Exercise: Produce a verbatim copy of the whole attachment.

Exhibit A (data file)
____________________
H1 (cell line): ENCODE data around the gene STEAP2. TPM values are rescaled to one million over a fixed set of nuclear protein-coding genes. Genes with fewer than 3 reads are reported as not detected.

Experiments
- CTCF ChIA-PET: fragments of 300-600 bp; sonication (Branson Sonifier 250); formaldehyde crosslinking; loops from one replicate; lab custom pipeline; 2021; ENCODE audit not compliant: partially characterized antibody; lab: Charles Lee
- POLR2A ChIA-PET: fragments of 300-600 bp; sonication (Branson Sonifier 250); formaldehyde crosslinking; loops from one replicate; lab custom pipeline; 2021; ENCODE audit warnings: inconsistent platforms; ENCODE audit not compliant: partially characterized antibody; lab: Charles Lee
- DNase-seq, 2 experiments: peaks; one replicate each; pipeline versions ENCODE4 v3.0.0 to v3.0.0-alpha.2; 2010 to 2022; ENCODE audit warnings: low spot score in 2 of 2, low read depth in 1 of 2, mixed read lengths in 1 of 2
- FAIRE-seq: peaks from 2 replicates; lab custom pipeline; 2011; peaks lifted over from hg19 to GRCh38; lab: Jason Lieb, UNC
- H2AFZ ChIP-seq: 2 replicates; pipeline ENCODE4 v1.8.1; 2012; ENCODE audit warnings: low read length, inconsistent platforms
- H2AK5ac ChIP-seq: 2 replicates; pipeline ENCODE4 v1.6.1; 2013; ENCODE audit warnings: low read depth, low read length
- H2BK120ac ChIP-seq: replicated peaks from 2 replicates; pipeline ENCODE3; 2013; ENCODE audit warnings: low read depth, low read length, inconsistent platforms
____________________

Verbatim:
H1 (cell line): ENCODE data around the gene STEAP2. TPM values are rescaled to one million over a fixed set of nuclear protein-coding genes. Genes with fewer than 3 reads are reported as not detected.

Experiments
- CTCF ChIA-PET: fragments of 300-600 bp; sonication (Branson Sonifier 250); formaldehyde crosslinking; loops from one replicate; lab custom pipeline; 2021; ENCODE audit not compliant: partially characterized antibody; lab: Charles Lee
- POLR2A ChIA-PET: fragments of 300-600 bp; sonication (Branson Sonifier 250); formaldehyde crosslinking; loops from one replicate; lab custom pipeline; 2021; ENCODE audit warnings: inconsistent platforms; ENCODE audit not compliant: partially characterized antibody; lab: Charles Lee
- DNase-seq, 2 experiments: peaks; one replicate each; pipeline versions ENCODE4 v3.0.0 to v3.0.0-alpha.2; 2010 to 2022; ENCODE audit warnings: low spot score in 2 of 2, low read depth in 1 of 2, mixed read lengths in 1 of 2
- FAIRE-seq: peaks from 2 replicates; lab custom pipeline; 2011; peaks lifted over from hg19 to GRCh38; lab: Jason Lieb, UNC
- H2AFZ ChIP-seq: 2 replicates; pipeline ENCODE4 v1.8.1; 2012; ENCODE audit warnings: low read length, inconsistent platforms
- H2AK5ac ChIP-seq: 2 replicates; pipeline ENCODE4 v1.6.1; 2013; ENCODE audit warnings: low read depth, low read length
- H2BK120ac ChIP-seq: replicated peaks from 2 replicates; pipeline ENCODE3; 2013; ENCODE audit warnings: low read depth, low read length, inconsistent platforms